Comparison is The Thief of Joy

 

Comparison. (noun) The act of comparing two or more people or things.

Want to know how to make yourself instantly unhappy? Compare yourself with others. 

Theodore Roosevelt famously said:

Comparison is the thief of joy

And his wisdom will live forever. Maybe you have everything you ever wanted. Beautiful family, health, a job you’re passionate about, loyal friends always ready to help, nice things you’ve always wanted, etc. Maybe you have enough. But then you see your high school friend, or coworker, or someone else who has more than you. And you instantly think: “But we were alike in high school. How does he have more than me?” And with this one thought your whole emotional state is disrupted. You immediately feel less valuable, miserable, and unhappy. 

We can’t help but compare ourselves with others. It is something deep inside us that provokes the thoughts of comparison. The problem is that we don’t stop. There is no end to the comparison. And even if we have everything, we will always find someone better looking, more intelligent, and more affluent than us. When you compare yourself with successful people your age, you can’t help but feel unhappy and incompetent. “How does he have more than me?”, “If only I had this, I would be happy.” In today’s world, social media seems to be full of people enjoying life more than us. They travel more, they drive nicer cars, live in bigger houses…

 

 

Science has found that around 12% of daily thoughts involve some kind of comparison.  Comparison can be detrimental to our health and our happiness, but we still do it unconsciously. New research from Deri and Davidai reveals that when we compare, we always compare with the best. When we compare how fit we are, we compare to the fittest person we know. Or to the best cook when evaluating our cooking skills. But then, with whom does Jeff Bezos compare? When you’re the richest person in the world, with whom do you compare yourself then?

Your Grass is Greener Than Mine

In our mind, the old adage that grass is always greener next door comes true. But is it really? Do you know how other people live? Or how do they get what they have? No. You don’t. Most times we are just assuming. Blaming our luck for our misfortune. We just assume that grass is greener. But maybe others use chemicals to dye their grass. And then, at some point, it turns brown and dies. Its natural beauty destroyed by needless comparison. We always see only what others want us to see. Stop comparing and take care of your grass. It is already beautiful as it is.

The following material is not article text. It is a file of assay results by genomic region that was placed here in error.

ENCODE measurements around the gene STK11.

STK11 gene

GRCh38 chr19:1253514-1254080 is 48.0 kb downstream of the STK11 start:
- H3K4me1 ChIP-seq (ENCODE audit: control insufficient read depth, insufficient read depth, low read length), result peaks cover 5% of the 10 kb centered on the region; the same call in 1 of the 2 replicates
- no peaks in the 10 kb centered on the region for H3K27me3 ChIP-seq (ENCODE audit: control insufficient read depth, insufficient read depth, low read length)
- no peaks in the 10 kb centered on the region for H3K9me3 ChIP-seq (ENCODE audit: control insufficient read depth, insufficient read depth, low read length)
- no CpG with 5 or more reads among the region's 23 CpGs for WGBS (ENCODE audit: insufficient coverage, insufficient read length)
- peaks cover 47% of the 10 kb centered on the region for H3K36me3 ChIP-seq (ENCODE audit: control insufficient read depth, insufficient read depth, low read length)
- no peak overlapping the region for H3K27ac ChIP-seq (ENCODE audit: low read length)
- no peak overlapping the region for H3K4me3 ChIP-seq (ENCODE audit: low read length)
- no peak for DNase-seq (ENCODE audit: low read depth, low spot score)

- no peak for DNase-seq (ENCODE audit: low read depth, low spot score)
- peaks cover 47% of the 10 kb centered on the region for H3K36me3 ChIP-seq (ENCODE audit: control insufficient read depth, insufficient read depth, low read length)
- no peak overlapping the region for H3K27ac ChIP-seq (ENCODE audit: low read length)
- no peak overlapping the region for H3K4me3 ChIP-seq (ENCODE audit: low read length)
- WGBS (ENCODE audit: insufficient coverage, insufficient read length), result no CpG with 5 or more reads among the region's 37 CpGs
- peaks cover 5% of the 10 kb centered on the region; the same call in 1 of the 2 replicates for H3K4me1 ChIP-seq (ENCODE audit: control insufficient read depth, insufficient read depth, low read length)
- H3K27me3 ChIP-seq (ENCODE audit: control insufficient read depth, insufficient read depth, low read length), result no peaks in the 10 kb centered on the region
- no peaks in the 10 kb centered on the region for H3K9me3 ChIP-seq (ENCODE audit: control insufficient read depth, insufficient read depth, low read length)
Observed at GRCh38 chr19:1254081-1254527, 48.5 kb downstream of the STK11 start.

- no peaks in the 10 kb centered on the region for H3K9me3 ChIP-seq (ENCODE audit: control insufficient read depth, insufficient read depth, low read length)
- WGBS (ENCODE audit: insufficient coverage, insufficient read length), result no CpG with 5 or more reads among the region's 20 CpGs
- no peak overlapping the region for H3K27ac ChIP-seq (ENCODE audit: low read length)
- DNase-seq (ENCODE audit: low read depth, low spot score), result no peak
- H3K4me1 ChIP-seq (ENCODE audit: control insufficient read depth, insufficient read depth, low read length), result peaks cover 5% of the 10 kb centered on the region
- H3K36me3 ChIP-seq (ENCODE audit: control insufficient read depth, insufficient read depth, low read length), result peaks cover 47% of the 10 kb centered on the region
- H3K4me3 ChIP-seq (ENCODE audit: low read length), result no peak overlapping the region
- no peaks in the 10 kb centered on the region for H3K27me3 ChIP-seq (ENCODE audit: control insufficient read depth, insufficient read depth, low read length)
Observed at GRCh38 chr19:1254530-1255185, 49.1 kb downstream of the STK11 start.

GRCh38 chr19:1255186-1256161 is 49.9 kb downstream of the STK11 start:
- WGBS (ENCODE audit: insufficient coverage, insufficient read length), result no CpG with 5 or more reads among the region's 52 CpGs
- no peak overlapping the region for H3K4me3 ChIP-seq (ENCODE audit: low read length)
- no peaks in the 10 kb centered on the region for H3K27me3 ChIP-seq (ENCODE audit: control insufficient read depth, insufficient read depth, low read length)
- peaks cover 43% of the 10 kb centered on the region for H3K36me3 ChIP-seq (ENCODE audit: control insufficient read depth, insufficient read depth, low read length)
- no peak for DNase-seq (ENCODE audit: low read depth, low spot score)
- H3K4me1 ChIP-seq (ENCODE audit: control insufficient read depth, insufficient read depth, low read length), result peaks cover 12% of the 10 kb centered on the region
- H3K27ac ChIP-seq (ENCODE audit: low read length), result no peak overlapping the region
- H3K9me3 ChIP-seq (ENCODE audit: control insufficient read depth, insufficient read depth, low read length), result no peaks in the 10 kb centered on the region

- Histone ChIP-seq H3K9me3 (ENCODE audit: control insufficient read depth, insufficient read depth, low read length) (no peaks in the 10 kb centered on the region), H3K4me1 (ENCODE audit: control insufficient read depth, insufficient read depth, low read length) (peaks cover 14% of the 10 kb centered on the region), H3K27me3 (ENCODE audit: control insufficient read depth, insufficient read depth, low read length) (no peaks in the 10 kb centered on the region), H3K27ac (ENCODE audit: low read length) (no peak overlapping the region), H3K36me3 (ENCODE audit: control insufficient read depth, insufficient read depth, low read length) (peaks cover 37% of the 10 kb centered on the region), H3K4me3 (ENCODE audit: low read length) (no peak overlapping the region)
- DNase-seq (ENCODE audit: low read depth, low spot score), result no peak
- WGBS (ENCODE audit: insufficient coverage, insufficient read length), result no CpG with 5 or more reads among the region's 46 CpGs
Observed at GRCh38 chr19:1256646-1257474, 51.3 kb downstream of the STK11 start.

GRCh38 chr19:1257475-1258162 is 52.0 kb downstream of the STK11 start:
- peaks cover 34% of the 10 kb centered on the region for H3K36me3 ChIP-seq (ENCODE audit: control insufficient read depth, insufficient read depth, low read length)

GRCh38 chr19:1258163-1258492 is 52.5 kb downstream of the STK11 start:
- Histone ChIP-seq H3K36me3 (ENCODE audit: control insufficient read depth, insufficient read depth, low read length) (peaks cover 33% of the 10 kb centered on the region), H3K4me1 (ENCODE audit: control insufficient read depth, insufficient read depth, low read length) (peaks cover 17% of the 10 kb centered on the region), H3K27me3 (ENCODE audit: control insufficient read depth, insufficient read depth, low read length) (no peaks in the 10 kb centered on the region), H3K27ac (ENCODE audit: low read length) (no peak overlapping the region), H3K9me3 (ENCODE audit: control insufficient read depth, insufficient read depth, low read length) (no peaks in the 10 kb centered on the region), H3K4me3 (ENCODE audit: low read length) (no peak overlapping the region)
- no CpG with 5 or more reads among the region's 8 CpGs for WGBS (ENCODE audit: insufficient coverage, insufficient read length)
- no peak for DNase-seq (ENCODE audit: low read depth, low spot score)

9 Simple Ways to Stop Comparing Yourself to Others

1. Water Your Own Grass

When we focus on other people, we lose time that we could otherwise spend on ourselves. You’re beautiful, you’re unique, and you’re smart just the way you are. Invest in yourself and nurture your own grass.

2. Stop Yourself

Once you realize you are starting to compare yourself – pause, breathe, and stop. Acknowledge the thought and gently change the focus. Deep inside, you know it’s pointless. So stop doing it.

3. Focus on Your Strengths

We all possess certain strengths and weaknesses. When you catch yourself comparing, focus on your strengths. Be proud of them, feel good about them, and use them to your advantage. You definitely have something that the person you’re comparing to doesn’t.

4. Keep A Record of Achievements

When we compare ourselves to others, we focus on their strengths and achievements and neglect our own. Every time you do something you’re proud of, take a mental note, picture, or write about it. You will soon have a folder full of accomplishments you have made over time. From time to time, or when you feel down, look at everything you’ve achieved and boost your self-confidence.

5. Do A Social Media Detox

Choose one day a week and completely unplug yourself. Go to nature, take a bath, read a good book, treat yourself to a cake. Your phone and all the social media you use will be there when you return. And you won’t miss anything. Trust me.

6. Practice Gratitude

Be grateful for what you have and count your blessings. You’ll end up having more. You can be grateful for a beautiful family, amazing health, wonderful friends, a peaceful country, etc. There are countless things you can be grateful for, so shift your focus from what you don’t have, to what you do have. If you focus only on what others have, you’ll never have enough.

7. Find Your Own Enough

Enough is different for different people. No matter how many material possessions you pile up, how many houses you own, or how many trips you take, you’ll never be satisfied if you don’t find your own enough.

8. Repeat to Yourself Whenever Necessary: “Money Doesn’t Buy Happiness, and Never Will”